The worklessness and unemployment rates are particularly high in some areas of the city which is not surprising as unskilled workers experience greater disadvantage during periods of recession (such as the present one) when the jobs are fewer and harder to get.
Worklessness is a larger indicator than unemployment because it comprises all those who are economically inactive: sick, disabled, students, people looking after the family and home, retired. It measures those who are claiming out of work benefits like Jobseekers Allowance, Incapacity benefits, Income support and others.
Just to get an idea – in August 2009 the worklessness rate in Birmingham was 20.4%, the second highest in the country after Liverpool while the country’s average was 13.2%. Between January 2009 – January 2010 the seasonally adjusted unemployment rate in Birmingham was 12.9%.
People living in areas of Birmingham where employment rates are low also tend to experience low living standards – it is all a large scale domino game where low skills and education trigger low earnings which trigger poor housing in bad environments which could induce stress, bad health and anti-social behaviour let alone increasing crime rates.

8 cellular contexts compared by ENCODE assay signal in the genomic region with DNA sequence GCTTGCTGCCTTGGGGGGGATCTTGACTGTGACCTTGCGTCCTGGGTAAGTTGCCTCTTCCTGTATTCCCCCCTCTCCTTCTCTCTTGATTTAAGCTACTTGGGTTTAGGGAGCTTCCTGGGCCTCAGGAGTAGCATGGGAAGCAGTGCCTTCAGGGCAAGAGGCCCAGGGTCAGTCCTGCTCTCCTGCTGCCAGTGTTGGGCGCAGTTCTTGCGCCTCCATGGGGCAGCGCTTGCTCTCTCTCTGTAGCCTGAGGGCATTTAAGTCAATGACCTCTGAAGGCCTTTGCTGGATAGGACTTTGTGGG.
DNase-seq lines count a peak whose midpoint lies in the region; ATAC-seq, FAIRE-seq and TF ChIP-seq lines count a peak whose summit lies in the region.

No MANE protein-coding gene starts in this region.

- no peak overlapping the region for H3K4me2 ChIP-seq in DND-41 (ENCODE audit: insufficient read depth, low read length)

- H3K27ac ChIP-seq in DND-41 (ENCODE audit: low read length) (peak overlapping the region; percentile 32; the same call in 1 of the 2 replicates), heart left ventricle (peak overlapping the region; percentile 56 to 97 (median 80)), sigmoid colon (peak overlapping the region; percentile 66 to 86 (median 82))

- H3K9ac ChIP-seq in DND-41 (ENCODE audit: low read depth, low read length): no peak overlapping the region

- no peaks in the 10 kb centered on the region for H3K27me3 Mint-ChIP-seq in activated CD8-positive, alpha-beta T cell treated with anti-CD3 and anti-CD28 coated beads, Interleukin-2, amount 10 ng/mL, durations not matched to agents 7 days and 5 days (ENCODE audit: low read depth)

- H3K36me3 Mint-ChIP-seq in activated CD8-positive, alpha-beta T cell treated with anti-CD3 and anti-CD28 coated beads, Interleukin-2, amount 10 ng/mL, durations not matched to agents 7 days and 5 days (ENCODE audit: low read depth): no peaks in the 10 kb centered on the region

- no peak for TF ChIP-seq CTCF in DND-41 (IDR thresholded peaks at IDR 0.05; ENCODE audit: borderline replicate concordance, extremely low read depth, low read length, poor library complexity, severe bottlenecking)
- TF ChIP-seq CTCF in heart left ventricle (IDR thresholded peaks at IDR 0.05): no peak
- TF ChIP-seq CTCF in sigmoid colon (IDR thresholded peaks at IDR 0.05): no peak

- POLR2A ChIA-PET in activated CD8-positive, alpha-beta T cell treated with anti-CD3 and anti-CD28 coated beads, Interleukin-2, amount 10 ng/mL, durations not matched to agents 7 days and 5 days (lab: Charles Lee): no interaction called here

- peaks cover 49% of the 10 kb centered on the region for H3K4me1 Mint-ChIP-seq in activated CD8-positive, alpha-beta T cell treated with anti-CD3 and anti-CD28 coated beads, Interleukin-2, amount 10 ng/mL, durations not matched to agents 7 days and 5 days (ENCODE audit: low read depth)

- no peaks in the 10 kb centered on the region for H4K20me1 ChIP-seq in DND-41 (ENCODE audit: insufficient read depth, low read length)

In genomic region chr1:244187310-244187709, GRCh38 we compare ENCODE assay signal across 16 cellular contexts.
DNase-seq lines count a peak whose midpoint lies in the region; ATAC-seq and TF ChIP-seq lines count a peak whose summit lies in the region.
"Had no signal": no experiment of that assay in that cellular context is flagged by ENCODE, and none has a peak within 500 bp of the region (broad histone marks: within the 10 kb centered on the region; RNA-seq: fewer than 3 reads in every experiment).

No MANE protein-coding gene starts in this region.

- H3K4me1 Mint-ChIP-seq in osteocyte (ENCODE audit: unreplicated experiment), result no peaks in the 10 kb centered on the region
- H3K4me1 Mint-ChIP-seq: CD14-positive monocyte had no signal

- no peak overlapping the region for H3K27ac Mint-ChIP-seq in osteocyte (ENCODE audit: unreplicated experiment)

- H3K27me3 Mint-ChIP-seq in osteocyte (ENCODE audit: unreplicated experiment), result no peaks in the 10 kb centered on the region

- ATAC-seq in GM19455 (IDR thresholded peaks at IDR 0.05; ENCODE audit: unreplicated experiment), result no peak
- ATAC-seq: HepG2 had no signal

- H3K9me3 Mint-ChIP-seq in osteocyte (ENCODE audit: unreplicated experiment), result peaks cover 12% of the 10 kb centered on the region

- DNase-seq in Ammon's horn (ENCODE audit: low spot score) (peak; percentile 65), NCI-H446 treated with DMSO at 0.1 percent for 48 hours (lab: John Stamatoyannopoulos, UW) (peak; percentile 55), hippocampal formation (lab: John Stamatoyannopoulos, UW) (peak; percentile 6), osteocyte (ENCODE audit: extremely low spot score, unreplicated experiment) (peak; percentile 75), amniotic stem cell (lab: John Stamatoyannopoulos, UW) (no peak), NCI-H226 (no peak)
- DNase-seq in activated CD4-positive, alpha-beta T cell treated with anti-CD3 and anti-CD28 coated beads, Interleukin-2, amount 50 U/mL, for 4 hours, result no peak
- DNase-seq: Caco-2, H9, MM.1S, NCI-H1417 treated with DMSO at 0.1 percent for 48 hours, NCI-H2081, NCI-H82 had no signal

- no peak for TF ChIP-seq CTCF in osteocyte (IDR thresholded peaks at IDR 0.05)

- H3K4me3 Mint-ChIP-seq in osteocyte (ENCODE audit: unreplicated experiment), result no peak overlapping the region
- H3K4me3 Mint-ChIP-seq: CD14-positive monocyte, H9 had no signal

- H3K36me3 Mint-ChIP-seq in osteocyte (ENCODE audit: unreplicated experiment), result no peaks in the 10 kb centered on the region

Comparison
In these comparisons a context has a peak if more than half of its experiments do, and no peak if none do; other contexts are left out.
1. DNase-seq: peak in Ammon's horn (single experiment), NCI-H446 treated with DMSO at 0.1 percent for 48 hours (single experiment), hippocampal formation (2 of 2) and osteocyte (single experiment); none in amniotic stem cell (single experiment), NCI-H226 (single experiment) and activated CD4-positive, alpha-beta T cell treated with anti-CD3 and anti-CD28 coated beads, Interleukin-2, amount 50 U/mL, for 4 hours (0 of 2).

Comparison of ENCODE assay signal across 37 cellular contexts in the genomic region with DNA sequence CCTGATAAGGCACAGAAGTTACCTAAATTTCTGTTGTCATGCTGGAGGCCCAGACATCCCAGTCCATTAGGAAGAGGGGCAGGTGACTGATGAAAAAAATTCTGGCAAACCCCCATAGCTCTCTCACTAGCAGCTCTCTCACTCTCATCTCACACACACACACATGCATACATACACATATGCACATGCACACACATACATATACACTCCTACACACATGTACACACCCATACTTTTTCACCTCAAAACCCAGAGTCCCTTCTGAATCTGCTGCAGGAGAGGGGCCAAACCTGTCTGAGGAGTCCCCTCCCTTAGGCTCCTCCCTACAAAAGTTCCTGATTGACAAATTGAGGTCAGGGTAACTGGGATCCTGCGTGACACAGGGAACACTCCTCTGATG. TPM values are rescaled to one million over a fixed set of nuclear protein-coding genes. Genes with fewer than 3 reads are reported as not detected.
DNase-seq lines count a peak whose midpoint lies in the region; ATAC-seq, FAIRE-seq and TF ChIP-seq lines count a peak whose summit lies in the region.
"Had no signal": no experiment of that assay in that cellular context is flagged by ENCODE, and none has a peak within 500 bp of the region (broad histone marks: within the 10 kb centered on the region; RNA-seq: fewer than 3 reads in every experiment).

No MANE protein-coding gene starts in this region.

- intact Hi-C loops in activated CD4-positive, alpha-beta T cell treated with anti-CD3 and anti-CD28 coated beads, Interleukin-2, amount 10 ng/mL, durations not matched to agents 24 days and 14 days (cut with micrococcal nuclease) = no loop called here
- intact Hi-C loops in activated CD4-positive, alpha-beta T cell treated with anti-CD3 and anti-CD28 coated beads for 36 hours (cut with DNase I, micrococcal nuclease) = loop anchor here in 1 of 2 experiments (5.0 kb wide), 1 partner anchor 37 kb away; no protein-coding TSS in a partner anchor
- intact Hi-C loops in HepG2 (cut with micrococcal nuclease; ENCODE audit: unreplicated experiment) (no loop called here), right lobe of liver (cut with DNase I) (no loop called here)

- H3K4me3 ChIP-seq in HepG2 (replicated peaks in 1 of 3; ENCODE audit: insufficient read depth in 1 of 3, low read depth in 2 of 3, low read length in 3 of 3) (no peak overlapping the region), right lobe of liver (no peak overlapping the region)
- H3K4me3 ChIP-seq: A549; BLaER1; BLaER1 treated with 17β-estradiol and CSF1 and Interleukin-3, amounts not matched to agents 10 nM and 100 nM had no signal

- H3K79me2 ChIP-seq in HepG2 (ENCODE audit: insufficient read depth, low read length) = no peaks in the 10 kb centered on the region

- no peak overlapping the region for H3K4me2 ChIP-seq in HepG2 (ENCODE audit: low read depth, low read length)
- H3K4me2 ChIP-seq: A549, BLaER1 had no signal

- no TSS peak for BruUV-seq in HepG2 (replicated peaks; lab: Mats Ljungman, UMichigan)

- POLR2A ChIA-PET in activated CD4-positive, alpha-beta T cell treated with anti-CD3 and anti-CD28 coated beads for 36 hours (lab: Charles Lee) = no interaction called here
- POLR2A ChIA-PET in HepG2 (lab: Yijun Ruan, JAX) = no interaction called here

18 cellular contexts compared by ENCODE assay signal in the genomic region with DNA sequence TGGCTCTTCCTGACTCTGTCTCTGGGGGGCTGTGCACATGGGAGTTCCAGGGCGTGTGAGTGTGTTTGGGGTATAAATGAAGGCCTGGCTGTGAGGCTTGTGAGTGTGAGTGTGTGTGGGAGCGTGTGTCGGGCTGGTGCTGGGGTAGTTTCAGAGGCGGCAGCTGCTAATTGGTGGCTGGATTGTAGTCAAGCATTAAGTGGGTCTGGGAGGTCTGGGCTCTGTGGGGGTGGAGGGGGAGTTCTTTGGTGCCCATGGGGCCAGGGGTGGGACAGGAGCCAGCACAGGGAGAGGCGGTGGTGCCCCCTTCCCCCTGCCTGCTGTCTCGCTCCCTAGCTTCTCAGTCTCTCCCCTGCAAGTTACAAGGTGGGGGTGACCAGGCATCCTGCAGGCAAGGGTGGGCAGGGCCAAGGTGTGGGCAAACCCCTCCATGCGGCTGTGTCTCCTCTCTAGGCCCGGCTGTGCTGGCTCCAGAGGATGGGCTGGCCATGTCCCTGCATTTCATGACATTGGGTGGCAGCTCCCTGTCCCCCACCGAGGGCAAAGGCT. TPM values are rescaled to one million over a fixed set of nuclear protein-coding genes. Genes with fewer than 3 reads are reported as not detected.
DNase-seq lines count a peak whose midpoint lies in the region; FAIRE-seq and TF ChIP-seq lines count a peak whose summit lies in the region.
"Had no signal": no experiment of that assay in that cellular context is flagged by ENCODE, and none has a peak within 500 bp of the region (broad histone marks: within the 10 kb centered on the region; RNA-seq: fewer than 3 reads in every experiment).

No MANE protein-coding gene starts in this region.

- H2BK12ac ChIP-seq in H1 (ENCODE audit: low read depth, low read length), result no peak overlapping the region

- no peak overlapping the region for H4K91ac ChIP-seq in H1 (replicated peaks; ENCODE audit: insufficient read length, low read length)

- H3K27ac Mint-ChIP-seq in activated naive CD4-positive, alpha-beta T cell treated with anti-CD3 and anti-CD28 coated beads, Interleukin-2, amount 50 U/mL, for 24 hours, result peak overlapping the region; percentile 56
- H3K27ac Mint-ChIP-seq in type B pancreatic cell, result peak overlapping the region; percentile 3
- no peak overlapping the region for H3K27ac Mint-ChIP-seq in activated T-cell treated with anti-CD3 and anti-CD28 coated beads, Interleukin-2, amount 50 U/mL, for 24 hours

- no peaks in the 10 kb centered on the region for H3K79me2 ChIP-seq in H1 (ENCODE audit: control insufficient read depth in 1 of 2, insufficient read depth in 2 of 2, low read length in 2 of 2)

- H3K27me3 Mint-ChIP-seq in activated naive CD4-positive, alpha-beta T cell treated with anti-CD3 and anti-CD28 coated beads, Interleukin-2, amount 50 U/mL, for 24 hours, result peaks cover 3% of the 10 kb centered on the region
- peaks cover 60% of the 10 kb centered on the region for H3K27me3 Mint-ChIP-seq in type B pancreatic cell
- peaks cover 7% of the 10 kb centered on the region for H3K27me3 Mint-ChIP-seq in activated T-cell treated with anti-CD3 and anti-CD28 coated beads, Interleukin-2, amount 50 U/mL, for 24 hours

It is not surprising then that the August riots took such a bad turn in Birmingham, the city with the highest number of casualties – 3 British Asian were killed by a car driven by suspected looters and many shops and businesses in the city had their windows smashed and were ransacked by rioters. 1000 people had been arrested after 4 days of riots. Causes seemed to have to do with racial hatred, economic hardship enhanced by the recession and an easy opportunity for deprived categories to steal goods from food and basic toiletries to luxury products.
Over £500,000 damage occurred on a single day to Emporio Armani in the posh Mailbox shopping centre while some looters’ predilection for stores such as JD Sports, Primark, McDonald’s or Aldi might offer some hints about their social and ethnic backgrounds. Also about their basic needs struggle and deprivation.
Deprivation refers to wider socioeconomic problems caused by a lack of resources and opportunities, to poverty, hardship and in general poor living conditions. Different types of deprivation include poor income, housing, employment, access to services, education, health, community safety and physical environment.